world bee day

May 20th: World Bee Day. The Italian honey

May 20: Let’s celebrate World Bee Day! A world without these little workers would not be possible. They are the only ones who can provide us with one of the best products in the world: honey! Let’s see the different varieties of the Italian honey.

The importance of pollinators

World Bee Day was only established a few years ago. In fact, recently it’s more and more essential to raise public awareness of the importance of these insects. Life on this planet would be much more difficult without them, since the role of pollinators is fundamental. First of all it allows the reproduction of many plants. And then it maintains the balance of ecosystems and biodiversity. Unfortunately, due to the uncontrolled use of pesticides and climate change, bees are gradually disappearing. An immediate change of course is therefore necessary to preserve these fantastic animals and their treasure. Let’s see some of the different types of Italian honey.


It is thanks to pollinating bees that we can take advantage of honey.

Sweet like honey

Honey is a sweet food, rich in phenol and flavonoid compounds which make it a powerful anti-inflammatory. Honey does not have an expiry date, but it can lose its properties and part of its flavour with the time. It is not necessary to put it in the fridge, it is better to store it in the dark away from heat sources. It can be used against a sore throat or cough, dissolved in a glass of warm milk or enjoyed pure. Let’s not forget that honey is rich in sugars, so it is highly energetic and also used as a sweetener. However, it is also perfect with cheeses, some vegetables and even fish. Let’s see together the various types of Italian honey and what are the best combinations in the kitchen.

Honey in Italy

Globally, Asia is the largest producer of honey, with 49%. Immediately after comes Europe with 21%. Despite everything, Italy holds the world record for honey varieties. In fact, we recognize more than 60 different types. The region with the greatest production is certainly Piedmont. Then followed by Tuscany and Emilia Romagna. In fact, Italy is a country with a variety of climates and environments like few others. This allows the differentiation of many other products in addition to honey, such as fruit, vegetables and wine. Let’s see together some types of Italian honey.


Honey can be combined with so many ingredients.

Acacia’s honey

One of the most common and most popular varieties in Italy. In reality it does not derive from an Italian but from a North America plant, called Robinia, and introduced into Italy around 1600. Today the acacia has spread abundantly, particularly in central Italy. Acacia’s honey is one of the most used due to its delicate and non-intrusive flavour. In fact, it is excellent as a sweetener, but also with fresh and slightly matured blue cheeses, such as 50/80 day Gorgonzola. Also widely used in the preparation of desserts and bread.

acacia's honey

Acacia is the most popular variety of honey.

Wildflower honey

As the word itself says, this honey has the particularity of having strong floral notes. In fact, it is the honey with the highest pollen content. It is collected on spontaneous blooms which can vary depending on the Italian region and environment. The most valuable is the high mountain one, as it is an uncontaminated area. The enveloping flavor makes it suitable for fresh cheeses, such as taleggio or squacquerone, but also as a condiment for white meat. Excellent in the preparation of cakes or dissolved in hot milk as a cough sedative.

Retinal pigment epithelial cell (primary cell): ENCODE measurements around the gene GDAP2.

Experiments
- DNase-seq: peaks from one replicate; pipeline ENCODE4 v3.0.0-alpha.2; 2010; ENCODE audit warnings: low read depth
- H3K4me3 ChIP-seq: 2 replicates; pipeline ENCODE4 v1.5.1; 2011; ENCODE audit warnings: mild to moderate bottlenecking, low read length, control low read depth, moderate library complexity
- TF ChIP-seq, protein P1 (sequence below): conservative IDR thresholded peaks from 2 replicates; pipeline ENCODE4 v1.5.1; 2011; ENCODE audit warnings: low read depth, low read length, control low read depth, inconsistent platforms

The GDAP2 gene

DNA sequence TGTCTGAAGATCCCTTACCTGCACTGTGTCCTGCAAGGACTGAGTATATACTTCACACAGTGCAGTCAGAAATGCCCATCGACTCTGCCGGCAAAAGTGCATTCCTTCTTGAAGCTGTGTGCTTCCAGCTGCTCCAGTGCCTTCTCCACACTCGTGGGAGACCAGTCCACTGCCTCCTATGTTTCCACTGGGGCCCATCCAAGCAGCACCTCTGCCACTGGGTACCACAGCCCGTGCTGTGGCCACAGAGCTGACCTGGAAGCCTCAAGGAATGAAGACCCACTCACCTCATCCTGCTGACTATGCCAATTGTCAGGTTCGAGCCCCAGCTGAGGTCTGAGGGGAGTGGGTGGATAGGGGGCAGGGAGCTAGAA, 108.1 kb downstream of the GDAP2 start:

Chestnut honey

Recognizable due to its amber color. It comes from the Alpine and Apennine mountain areas. It has greater antibacterial and anti-inflammatory properties than other types of honey. Its typical bitter flavor makes it perfect for use with mature cheeses, such as Parmigiano Reggiano. But is good also with red meat, speck or game meat.

chestnut honey

One of the characteristics of chestnut honey is its amber color.

Orange honey

Its aroma is not only floral but also fruity. Typical of Sicily, with a light color and a more solid consistency. It is particularly rich in vitamin B12, therefore perfect for obtaining benefits on the nervous system and stress. With a delicate flavour, therefore suitable for flavoring sweet creams, salads or fish dishes. Also excellent as an accompaniment to string cheeses, such as mozzarella or scamorza.

Honeydew honey

Also called Forest honey, it is not strictly honey obtained from nectar, but from honeydew. This is a sugary substance produced by some small insects that feed on the sap of some trees, such as fir or pine. Honeydew is therefore the waste product of these insects which however is a source of nourishment for bees, who then transform it into honey. Less sweet than the others, it has a bitter aftertaste and is reminiscent of bark or sometimes caramel. It pairs well with fresh cheeses, but also with spicy recipes. Excellent as a replacement for maple syrup. Honeydew honey is an excellent source of iron and is a powerful antibacterial.


Pine honeydew is one of the richest in nutrients. @copyright

Eucalyptus honey

Just like acacia, eucalyptus is also an imported plant. Used in Italy especially during the Twenty years of fascism, because it was extremely useful against water stagnation and during the reclamation of the swamp Agro Pontino area. Eucalyptus honey is harvested in summer and is widely used in cooking. Its aroma, slightly balsamic, is very particular and vaguely reminiscent of licorice. It has salty notes but is still perfect as a sweetener for herbal teas, possibly with a strong flavour, such as ginger and lemon. Ideal both with mature cheeses such as Pecorino, but also more delicate ones such as Primo sale. Also recommended with yogurt or as an accompaniment to fish and vegetable dishes.